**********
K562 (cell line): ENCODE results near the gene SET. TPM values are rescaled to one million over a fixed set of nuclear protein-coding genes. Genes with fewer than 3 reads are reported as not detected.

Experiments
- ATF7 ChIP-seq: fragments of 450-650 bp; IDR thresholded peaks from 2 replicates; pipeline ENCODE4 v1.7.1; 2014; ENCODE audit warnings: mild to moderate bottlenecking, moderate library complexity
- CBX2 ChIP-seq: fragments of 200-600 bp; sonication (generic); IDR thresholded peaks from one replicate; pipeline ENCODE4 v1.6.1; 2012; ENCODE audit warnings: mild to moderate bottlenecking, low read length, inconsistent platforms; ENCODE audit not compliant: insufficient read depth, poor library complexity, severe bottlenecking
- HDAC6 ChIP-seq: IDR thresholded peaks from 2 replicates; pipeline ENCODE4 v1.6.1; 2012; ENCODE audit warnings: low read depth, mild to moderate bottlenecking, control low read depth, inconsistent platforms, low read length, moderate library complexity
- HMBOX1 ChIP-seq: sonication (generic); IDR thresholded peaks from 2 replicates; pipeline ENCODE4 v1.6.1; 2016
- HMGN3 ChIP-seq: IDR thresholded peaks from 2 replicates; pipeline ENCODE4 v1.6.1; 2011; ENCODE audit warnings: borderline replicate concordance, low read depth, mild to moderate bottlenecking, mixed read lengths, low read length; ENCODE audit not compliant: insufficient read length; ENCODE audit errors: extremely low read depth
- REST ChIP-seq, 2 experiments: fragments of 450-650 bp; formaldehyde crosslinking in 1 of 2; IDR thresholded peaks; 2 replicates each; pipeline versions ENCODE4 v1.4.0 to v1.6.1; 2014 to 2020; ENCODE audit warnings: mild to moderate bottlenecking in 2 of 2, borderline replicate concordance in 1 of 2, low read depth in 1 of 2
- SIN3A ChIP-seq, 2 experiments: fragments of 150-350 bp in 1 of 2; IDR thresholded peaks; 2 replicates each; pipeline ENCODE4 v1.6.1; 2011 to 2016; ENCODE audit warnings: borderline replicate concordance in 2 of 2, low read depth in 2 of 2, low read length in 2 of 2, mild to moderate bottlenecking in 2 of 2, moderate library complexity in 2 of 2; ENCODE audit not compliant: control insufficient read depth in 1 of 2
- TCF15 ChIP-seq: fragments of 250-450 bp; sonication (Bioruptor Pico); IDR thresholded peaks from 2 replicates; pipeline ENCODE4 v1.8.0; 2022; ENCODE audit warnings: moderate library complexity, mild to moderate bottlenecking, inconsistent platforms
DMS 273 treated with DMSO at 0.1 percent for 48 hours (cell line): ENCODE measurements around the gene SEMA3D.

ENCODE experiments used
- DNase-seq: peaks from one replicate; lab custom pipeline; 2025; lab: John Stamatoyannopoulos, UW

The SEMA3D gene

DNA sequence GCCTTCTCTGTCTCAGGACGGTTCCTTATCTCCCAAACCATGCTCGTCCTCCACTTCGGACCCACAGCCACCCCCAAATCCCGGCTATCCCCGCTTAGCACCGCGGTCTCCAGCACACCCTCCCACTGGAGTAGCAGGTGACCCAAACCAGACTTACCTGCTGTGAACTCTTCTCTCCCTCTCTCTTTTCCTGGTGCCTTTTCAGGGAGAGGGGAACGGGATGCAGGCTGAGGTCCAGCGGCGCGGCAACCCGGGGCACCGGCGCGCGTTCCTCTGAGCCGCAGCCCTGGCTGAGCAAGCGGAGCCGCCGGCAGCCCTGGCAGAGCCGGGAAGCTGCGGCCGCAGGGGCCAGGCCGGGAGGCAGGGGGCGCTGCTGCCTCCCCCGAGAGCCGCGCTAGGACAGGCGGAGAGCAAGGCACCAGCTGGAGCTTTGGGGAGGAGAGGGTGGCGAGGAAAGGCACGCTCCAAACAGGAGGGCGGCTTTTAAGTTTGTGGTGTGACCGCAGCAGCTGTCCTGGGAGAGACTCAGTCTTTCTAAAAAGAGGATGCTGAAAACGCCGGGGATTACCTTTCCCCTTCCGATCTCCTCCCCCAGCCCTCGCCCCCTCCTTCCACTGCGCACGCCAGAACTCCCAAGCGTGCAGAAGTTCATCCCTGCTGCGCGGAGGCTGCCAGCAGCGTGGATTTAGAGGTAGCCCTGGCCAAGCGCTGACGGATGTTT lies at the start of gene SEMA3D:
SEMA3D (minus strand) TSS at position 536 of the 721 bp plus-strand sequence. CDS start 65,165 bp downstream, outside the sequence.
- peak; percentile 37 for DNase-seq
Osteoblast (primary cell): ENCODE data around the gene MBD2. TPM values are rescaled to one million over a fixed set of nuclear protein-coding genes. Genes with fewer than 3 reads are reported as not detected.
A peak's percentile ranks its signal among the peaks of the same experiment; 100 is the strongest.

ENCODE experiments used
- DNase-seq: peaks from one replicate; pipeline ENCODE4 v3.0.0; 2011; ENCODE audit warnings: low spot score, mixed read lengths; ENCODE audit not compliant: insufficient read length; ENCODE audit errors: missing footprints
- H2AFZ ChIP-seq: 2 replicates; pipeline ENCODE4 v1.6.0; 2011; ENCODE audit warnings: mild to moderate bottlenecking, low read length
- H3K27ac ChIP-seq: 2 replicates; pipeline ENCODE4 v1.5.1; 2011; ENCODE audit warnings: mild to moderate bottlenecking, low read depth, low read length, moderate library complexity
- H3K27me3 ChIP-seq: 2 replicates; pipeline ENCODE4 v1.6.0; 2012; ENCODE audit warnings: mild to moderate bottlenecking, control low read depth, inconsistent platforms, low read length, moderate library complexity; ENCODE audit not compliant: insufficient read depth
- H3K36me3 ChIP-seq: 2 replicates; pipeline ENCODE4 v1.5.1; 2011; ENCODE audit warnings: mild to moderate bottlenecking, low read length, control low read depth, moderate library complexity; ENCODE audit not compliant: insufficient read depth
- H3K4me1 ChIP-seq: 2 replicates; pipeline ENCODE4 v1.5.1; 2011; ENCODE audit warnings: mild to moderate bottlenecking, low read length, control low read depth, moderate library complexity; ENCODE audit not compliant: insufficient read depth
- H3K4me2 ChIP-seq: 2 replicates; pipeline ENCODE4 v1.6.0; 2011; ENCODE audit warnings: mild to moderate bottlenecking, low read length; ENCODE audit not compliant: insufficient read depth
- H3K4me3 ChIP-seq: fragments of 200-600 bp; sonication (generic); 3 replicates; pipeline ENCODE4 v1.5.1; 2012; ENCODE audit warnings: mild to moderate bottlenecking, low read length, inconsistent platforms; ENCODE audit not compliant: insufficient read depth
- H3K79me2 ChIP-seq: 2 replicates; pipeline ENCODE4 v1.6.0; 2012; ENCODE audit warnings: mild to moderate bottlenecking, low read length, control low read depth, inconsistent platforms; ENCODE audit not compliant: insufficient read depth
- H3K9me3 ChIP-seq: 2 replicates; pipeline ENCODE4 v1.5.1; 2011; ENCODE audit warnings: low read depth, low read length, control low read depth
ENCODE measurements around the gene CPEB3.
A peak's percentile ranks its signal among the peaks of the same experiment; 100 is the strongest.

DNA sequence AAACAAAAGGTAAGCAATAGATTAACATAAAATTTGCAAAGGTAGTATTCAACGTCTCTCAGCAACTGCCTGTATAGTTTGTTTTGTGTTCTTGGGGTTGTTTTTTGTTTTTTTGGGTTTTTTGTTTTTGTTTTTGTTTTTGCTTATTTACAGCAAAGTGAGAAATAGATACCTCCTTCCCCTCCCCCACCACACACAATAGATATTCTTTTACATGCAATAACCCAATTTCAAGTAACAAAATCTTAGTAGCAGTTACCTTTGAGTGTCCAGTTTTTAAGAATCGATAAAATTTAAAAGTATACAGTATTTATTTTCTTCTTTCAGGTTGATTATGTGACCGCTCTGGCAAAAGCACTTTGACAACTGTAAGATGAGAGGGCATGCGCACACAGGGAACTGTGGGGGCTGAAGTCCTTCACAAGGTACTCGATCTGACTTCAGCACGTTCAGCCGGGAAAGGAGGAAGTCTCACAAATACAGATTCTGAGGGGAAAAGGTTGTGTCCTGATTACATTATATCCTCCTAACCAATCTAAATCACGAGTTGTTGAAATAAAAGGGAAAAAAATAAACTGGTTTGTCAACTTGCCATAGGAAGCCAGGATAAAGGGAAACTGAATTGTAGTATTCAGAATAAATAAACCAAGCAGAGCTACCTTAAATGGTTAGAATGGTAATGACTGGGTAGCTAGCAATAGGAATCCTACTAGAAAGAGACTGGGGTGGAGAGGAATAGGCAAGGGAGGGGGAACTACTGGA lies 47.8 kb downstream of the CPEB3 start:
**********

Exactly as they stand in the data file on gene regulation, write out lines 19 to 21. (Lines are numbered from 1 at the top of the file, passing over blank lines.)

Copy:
A peak's percentile ranks its signal among the peaks of the same experiment; 100 is the strongest.

ENCODE experiments used
- DNase-seq: peaks from one replicate; pipeline ENCODE4 v3.0.0; 2011; ENCODE audit warnings: low spot score, mixed read lengths; ENCODE audit not compliant: insufficient read length; ENCODE audit errors: missing footprints